Colonoscopy is still the best way to detect colon cancer
Q: I heard about a new home test that detects colon cancer. Is it a good alternative to colonoscopy?
A: The new test appears to be an advance, but I don't think it's as good as colonoscopy. Particularly for people who are at higher risk for colon cancer, I regard colonoscopy as the best test.
Colon (or colorectal) cancer lies in the wall of the colon. It can cause painless bleeding. The amount of blood can be so small ("occult blood") that it isn't visible in the bowel movement, but it can be detected by chemical tests. Performing these tests for blood in the bowel movement -- fecal occult blood tests -- has been a traditional way of trying to catch colon cancer early.
However, colonoscopy remains the best way for catching colorectal cancer early. This test, done under sedation, uses an instrument to look inside the colon.
A similar procedure, flexible sigmoidoscopy, looks at about half of the colon and doesn't require sedation. These tests not only can see cancer, but also abnormalities (adenomas) that can become cancerous in the future. The tests also allow the adenomas and some very early cancers to be removed during the test.
In August 2014, the FDA approved Cologuard, a new test for colorectal cancer. The Cologuard test is done at home. You collect a stool sample and mail it to a laboratory for analysis. Like the fecal occult test, it checks for blood in stool. But the new test also looks for abnormal DNA.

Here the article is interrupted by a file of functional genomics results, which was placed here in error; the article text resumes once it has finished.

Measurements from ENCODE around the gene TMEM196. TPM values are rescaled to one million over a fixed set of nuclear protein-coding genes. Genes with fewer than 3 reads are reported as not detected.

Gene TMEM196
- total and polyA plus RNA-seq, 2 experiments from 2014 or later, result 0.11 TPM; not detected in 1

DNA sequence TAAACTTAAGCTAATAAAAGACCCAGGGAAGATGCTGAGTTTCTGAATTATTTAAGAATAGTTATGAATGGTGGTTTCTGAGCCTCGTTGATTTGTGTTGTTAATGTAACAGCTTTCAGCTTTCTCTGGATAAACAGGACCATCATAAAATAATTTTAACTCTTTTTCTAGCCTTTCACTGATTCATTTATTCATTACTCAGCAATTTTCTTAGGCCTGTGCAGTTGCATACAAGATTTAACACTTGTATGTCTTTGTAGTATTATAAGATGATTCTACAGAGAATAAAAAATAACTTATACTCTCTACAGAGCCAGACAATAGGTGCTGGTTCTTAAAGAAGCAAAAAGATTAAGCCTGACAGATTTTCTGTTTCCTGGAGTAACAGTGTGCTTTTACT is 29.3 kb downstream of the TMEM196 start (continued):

Colon cancers develop because genes in the cells lining the colon have developed mutations. The abnormal DNA caused by these mutations, like occult blood, is shed in the bowel movement. That abnormal DNA can now be detected by special tests.
One large study of nearly 10,000 people found the new test to be very effective. People in the study were given a fecal occult blood test, the Cologuard test and a colonoscopy.
Cologuard detected 92 percent of the cancers that colonoscopy found; the fecal occult test detected 74 percent. Cologuard also found 69 percent of the polyps that were considered most likely to turn into cancer. The fecal occult test found 46 percent.
On the down side, the Cologuard test produced more false positives than the fecal occult test. A false positive test says there is a polyp or cancer when none actually exists -- and that requires further investigation with a colonoscopy to confirm or rule out the diagnosis.
The new Cologuard was approved for screening in people ages 50 to 85 who have an average risk of colon cancer. It is not meant as a substitute for colonoscopy if you have a greater-than-average risk. This includes people with:
• A history of polyps or prior colorectal cancer;
• A strong family history of colorectal cancer;
• Ulcerative colitis or Crohn's disease.
Cologuard offers another option for colorectal cancer screening. But right now, colonoscopy still remains the best screening method. It is recommended once every 10 years for people age 50 and over who have an average risk of colorectal cancer.
• Dr. Komaroff is a physician and professor at Harvard Medical School. For questions, go to AskDoctorK.com.